You should just pack as many winter clothes as you can and go for an adventure, one that will allow you to see Europe in a very different light. You will be guaranteed more time to see all the tourist places, with fewer tourists around, eat delicious, heart-warming food and enjoy the laid-back local vibe. Use this opportunity to explore the cold foggy channels of Venice, hit the slopes of Switzerland, go ice skating at the Eiffel Tower, go for skiing at Chamonix or enjoy the Northern Lights in Scandinavia.

For more information about food in Europe, check out my list of the best food destinations in Europe.

Just How Cold Does It Get In Different Parts Of Europe?

mellau hidden gems in austria

Starting in the North, places like Scandinavia are pretty much winter wonderlands. Here, ‘cold’ doesn’t just mean wearing an extra layer; it’s more like, “I can’t feel my face” kind of cold. Think temperatures that often dip below -5°C, sometimes even playing tag with -30°C. It’s the sort of cold that makes you appreciate every warm cup of coffee like it’s a hug from the inside.

Then you have Central Europe – places like Germany, Poland, and the Czech Republic. Here, winter brings a chill that’s a notch down from the Arctic embrace of the North. Temperatures hover around 0°C, give or take. It’s the kind of cold where you can enjoy the snow without turning into a human popsicle.

Now, if we mosey down to Western Europe, countries like France and the UK offer a more ‘mild’ winter experience. The temperatures usually dance around 0°C to 10°C. It’s cold, but not ‘questioning your life choices’ cold. You’ll need a good coat, but you won’t necessarily need to dress like you’re on an expedition to the North Pole.

Finally, Southern Europe – think Spain, Italy, Greece – tends to be the winter refuge for those who prefer their winters mild and manageable. Temperatures here are often in the positive, hovering around 10°C to 15°C. It’s more of a ‘let’s have a pleasant stroll with a light jacket’ vibe, rather than a ‘how many layers can I wear at once’ situation.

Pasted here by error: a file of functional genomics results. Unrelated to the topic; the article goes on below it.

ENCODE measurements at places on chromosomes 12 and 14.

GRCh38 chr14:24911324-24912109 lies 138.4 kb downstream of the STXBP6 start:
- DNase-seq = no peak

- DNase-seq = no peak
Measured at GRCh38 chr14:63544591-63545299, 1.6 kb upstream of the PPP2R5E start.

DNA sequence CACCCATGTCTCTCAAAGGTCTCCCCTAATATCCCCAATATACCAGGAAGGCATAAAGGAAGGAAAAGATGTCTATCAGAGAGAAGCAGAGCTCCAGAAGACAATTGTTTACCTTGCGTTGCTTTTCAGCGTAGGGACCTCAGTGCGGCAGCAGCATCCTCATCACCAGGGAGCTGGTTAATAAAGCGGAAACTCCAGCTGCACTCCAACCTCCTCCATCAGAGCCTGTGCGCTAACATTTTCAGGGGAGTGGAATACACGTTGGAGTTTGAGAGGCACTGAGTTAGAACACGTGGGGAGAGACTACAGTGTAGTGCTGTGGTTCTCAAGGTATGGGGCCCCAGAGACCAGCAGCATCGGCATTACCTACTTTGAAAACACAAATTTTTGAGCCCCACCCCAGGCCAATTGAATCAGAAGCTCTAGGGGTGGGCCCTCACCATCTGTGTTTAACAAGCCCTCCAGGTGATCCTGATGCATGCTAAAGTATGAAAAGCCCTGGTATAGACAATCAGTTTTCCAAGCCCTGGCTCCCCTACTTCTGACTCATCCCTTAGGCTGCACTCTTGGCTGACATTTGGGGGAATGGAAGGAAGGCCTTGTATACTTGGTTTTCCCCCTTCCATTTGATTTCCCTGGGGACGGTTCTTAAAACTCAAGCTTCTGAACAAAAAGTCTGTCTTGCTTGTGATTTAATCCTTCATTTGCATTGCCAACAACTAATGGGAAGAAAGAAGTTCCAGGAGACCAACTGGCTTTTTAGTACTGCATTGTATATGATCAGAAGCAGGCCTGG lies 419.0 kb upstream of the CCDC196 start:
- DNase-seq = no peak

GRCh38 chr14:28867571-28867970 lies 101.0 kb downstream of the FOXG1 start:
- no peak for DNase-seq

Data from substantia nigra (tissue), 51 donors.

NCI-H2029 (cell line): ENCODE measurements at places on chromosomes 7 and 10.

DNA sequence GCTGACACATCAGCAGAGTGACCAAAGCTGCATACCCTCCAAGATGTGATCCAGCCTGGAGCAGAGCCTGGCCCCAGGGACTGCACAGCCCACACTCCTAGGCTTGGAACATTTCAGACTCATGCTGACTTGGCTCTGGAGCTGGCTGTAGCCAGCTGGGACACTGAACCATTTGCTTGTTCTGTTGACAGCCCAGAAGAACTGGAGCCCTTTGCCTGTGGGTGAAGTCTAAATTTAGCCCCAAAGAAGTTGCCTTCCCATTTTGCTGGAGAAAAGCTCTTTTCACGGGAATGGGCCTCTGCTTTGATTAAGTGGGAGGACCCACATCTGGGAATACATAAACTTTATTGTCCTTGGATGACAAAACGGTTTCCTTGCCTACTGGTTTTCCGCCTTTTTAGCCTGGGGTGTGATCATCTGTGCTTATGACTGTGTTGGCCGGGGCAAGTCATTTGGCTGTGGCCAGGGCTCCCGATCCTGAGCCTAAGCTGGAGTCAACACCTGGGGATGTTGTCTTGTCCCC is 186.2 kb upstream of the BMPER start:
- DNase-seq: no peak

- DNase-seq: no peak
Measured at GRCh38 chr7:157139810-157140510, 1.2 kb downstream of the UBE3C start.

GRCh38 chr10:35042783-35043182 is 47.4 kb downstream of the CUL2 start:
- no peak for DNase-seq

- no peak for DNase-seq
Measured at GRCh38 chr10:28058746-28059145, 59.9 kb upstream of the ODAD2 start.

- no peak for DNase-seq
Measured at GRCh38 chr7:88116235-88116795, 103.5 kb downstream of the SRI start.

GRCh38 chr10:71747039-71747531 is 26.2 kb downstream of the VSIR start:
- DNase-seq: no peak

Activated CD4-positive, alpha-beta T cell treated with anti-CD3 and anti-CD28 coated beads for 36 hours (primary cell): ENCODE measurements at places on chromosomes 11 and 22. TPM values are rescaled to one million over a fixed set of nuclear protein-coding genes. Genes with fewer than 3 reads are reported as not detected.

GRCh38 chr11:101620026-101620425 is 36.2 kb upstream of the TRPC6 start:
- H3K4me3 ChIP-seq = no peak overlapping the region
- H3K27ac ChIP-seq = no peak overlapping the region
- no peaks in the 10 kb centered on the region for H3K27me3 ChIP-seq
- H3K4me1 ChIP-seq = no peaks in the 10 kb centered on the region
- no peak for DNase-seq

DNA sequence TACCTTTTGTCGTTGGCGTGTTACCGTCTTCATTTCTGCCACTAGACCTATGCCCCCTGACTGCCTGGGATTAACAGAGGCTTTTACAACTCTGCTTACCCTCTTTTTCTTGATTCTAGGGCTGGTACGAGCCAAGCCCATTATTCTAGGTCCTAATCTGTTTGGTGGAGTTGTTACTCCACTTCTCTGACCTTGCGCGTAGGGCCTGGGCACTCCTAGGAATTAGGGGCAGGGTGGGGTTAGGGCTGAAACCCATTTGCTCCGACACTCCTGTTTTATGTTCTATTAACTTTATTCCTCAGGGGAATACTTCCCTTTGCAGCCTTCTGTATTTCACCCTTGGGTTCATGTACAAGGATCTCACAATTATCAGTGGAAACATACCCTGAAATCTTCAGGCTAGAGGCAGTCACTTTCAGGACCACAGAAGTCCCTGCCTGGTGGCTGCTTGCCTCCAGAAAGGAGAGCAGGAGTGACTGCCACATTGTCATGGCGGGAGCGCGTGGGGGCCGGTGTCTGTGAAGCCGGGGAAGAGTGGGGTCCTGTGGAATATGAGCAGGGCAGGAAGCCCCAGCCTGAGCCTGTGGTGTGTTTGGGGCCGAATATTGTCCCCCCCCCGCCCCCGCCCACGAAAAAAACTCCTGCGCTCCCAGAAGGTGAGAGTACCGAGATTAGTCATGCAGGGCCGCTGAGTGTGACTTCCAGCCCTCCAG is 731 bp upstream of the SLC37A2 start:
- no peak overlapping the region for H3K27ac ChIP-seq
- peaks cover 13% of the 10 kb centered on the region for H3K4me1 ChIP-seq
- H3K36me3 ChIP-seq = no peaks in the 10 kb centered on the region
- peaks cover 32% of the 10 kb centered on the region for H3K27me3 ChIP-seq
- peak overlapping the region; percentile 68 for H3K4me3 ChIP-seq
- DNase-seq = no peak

How To Pack Light When Backpacking Europe In Winter?

backpacking europe in winter

This guide to backpacking Europe in winter couldn’t be complete without sharing a few expert packing tips that will make your trip a lot easier and a lot more comfortable.

Firstly, layers are your best friends – think of them as the Swiss Army knife of clothing. Start with a moisture-wicking base layer (because no one likes feeling like a walking icicle), add a cozy middle layer like a fleece or wool sweater, and top it off with a waterproof and windproof jacket. This combo is like the holy trinity of winter warmth.

Now, let’s talk pants – one or two pairs of good thermal leggings or long johns will save you more space than packing bulky trousers. Over them, wear some versatile, durable pants that can take a bit of winter beating.

For your feet, waterproof boots are a must – because nothing dampens the spirit quite like damp socks. Pack a couple of pairs of thick socks, and remember, they can double up as impromptu hand warmers in a pinch.

Don’t forget accessories: a warm hat, gloves, and a scarf. These items can be stylish, but functionality is key. They’re like the cherry on top of your winter outfit sundae.